As mentioned in the previous post, H.264 has an adaptive deblocking filter. But what exactly does that mean — and more importantly, what does it mean for performance? And how can we make it as fast as possible? In this post I’ll try to answer these questions, particularly in relation to my recent deblocking optimizations in x264.
H.264′s deblocking filter has two steps: strength calculation and the actual filter. The first step calculates the parameters for the second step. The filter runs on all the edges in each macroblock. That’s 4 vertical edges of length 16 pixels and 4 horizontal edges of length 16 pixels. The vertical edges are filtered first, from left to right, then the horizontal edges, from top to bottom (order matters!). The leftmost edge is the one between the current macroblock and the left macroblock, while the topmost edge is the one between the current macroblock and the top macroblock.
Here’s the formula for the strength calculation in progressive mode. The highest strength that applies is always selected.
If we’re on the edge between an intra macroblock and any other macroblock: Strength 4
If we’re on an internal edge of an intra macroblock: Strength 3
If either side of a 4-pixel-long edge has residual data: Strength 2
If the motion vectors on opposite sides of a 4-pixel-long edge are at least a pixel apart (in either x or y direction) or the reference frames aren’t the same: Strength 1
Otherwise: Strength 0 (no deblocking)
These values are then thrown into a lookup table depending on the quantizer: higher quantizers have stronger deblocking. Then the actual filter is run with the appropriate parameters. Note that Strength 4 is actually a special deblocking mode that performs a much stronger filter and affects more pixels.
One can see somewhat intuitively why these strengths are chosen. The deblocker exists to get rid of sharp edges caused by the block-based nature of H.264, and so the strength depends on what exists that might cause such sharp edges. The strength calculation is a way to use existing data from the video stream to make better decisions during the deblocking process, improving compression and quality.
Both the strength calculation and the actual filter (not described here) are very complex if naively implemented. The latter can be SIMD’d with not too much difficulty; no H.264 decoder can get away with reasonable performance without such a thing. But what about optimizing the strength calculation? A quick analysis shows that this can be beneficial as well.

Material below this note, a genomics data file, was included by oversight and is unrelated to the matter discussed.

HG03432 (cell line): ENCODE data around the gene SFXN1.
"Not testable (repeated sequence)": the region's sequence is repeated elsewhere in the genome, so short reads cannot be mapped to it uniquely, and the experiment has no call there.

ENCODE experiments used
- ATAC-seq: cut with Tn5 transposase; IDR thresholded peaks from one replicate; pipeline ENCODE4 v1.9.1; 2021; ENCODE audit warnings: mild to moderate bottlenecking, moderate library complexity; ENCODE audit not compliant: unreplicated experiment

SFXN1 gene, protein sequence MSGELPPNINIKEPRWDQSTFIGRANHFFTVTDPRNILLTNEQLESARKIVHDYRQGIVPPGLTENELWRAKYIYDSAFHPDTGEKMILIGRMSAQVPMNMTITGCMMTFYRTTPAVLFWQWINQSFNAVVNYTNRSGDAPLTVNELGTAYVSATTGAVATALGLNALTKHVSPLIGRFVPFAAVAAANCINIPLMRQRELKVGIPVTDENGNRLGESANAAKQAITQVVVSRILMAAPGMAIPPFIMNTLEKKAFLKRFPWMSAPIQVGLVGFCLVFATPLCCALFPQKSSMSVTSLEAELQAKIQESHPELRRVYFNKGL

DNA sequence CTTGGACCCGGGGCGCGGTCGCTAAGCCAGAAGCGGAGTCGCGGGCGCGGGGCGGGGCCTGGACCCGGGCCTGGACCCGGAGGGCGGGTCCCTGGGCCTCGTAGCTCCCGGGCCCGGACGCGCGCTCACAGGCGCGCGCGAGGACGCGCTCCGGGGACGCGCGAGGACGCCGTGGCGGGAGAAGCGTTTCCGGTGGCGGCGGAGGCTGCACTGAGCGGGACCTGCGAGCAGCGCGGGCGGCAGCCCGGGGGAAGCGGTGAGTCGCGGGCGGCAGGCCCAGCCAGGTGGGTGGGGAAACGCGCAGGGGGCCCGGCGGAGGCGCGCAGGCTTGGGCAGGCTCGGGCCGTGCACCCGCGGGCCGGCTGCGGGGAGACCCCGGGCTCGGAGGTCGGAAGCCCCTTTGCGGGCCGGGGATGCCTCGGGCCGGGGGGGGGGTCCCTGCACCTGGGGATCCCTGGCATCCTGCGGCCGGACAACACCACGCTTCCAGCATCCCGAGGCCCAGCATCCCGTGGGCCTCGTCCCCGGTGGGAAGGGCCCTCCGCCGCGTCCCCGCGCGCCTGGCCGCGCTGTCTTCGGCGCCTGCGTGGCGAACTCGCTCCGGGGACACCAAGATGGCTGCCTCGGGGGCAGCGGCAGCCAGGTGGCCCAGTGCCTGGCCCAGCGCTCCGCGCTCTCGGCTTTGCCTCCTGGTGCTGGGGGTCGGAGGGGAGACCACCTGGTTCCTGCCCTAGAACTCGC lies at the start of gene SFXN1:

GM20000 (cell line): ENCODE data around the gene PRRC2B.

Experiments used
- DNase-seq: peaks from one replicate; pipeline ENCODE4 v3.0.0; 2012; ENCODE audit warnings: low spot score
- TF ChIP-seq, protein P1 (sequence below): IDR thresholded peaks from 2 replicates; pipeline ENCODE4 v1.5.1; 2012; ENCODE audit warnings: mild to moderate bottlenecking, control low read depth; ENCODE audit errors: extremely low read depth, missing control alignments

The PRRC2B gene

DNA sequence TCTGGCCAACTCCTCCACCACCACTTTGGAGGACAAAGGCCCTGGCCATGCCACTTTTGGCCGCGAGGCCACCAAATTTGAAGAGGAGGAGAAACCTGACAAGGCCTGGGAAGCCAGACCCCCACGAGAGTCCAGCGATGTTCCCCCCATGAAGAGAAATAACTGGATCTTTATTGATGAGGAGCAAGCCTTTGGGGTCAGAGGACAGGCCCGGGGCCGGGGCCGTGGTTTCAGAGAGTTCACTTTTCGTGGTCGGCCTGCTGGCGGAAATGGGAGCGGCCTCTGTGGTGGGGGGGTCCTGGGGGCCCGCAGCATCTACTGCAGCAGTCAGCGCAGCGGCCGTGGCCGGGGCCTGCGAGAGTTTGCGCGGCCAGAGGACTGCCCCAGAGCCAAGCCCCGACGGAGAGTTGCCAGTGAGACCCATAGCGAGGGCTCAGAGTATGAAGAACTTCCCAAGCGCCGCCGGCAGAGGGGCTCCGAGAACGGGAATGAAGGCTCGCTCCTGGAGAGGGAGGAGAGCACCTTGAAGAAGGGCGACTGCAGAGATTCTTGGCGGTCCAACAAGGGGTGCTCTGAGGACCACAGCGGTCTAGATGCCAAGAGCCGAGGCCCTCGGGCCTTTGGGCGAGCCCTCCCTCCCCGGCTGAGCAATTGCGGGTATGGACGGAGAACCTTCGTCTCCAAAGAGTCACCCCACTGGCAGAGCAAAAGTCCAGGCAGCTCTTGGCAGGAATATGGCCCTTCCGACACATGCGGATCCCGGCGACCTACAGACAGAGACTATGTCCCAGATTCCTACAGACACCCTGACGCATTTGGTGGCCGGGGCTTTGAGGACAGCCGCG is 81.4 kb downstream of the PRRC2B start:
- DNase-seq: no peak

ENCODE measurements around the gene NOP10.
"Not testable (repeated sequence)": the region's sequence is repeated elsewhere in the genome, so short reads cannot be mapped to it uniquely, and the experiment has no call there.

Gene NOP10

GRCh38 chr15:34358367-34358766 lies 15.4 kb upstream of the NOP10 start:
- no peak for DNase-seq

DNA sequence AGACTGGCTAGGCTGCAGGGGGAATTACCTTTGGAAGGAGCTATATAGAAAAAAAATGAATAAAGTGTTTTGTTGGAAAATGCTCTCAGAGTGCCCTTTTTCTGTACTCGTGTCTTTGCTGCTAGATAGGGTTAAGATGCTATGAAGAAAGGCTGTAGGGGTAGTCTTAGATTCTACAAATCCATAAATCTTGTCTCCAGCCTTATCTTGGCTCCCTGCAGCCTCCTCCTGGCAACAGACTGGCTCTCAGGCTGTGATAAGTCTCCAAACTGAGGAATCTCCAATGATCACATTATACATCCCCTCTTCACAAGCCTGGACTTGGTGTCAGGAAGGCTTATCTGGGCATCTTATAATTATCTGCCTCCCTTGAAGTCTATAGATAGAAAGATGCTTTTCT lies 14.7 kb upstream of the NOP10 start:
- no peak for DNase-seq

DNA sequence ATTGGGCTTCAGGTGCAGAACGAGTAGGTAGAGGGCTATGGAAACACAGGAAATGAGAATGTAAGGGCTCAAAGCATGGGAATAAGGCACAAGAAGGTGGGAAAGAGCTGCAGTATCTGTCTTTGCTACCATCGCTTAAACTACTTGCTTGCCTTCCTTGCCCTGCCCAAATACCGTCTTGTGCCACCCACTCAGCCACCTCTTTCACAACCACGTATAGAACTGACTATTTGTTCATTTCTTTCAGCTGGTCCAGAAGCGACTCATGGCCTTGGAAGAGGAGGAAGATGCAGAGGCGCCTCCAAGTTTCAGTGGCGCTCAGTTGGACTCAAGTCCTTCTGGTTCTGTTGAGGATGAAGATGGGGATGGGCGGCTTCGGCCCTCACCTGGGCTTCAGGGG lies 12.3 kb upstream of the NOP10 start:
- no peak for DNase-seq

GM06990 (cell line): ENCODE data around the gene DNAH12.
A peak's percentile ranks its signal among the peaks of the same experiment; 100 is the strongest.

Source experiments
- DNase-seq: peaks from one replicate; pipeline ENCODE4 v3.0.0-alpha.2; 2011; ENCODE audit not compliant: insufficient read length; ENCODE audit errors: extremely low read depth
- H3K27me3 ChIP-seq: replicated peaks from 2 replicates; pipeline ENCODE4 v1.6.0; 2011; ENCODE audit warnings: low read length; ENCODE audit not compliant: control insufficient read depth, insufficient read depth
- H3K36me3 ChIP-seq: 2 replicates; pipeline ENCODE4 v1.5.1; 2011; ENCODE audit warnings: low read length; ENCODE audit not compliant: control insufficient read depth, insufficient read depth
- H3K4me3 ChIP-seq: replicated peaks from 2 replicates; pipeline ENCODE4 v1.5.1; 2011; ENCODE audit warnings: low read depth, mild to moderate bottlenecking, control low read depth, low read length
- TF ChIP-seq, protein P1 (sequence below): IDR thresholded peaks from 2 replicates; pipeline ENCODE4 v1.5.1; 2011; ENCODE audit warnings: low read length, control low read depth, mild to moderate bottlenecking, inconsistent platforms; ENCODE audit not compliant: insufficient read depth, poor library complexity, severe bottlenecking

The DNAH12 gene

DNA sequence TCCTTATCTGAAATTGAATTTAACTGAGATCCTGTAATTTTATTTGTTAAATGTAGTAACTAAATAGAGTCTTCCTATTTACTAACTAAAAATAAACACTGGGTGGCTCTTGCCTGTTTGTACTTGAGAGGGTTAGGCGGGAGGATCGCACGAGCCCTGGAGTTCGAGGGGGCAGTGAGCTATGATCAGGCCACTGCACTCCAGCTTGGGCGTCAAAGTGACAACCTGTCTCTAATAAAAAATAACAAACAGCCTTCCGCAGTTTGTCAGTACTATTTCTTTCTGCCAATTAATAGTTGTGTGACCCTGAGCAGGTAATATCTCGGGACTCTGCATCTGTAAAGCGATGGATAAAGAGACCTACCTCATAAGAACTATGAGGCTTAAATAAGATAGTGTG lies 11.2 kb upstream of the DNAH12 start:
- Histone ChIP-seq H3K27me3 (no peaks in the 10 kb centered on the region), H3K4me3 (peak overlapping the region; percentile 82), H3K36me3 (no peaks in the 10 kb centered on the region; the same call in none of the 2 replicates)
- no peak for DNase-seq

Since we have to check both horizontal and vertical edges, we have to check up to 32 pairs of coefficient counts (for residual), 16 pairs of reference frame indices, and 128 motion vector values (counting x and y as separate values). This is a lot of calculation; a naive implementation can take 500-1000 clock cycles on a modern CPU. Of course, there’s a lot of shortcuts we can take. Here’s some examples:
- If the macroblock uses the 8×8 transform, we only need to check 2 edges in each direction instead of 4, because we don’t deblock inside of the 8×8 blocks.
- If the macroblock is a P-skip, we only have to check the first edge in each direction, since there’s guaranteed to be no motion vector differences, reference frame differences, or residual inside of the macroblock.
- If the macroblock has no residual at all, we can skip that check.
- If we know the partition type of the macroblock, we can do motion vector checks only along the edges of the partitions.
- If the effective quantizer is so low that no deblocking would be performed no matter what, don’t bother calculating the strength.
But even all of this doesn’t save us from ourselves. We still have to iterate over a ton of edges, checking each one. Stuff like the partition-checking logic greatly complicates the code and adds overhead even as it reduces the number of checks. And in many cases decoupling the checks to add such logic will make it slower: if the checks are coupled, we can avoid doing a motion vector check if there’s residual, since Strength 2 overrides Strength 1.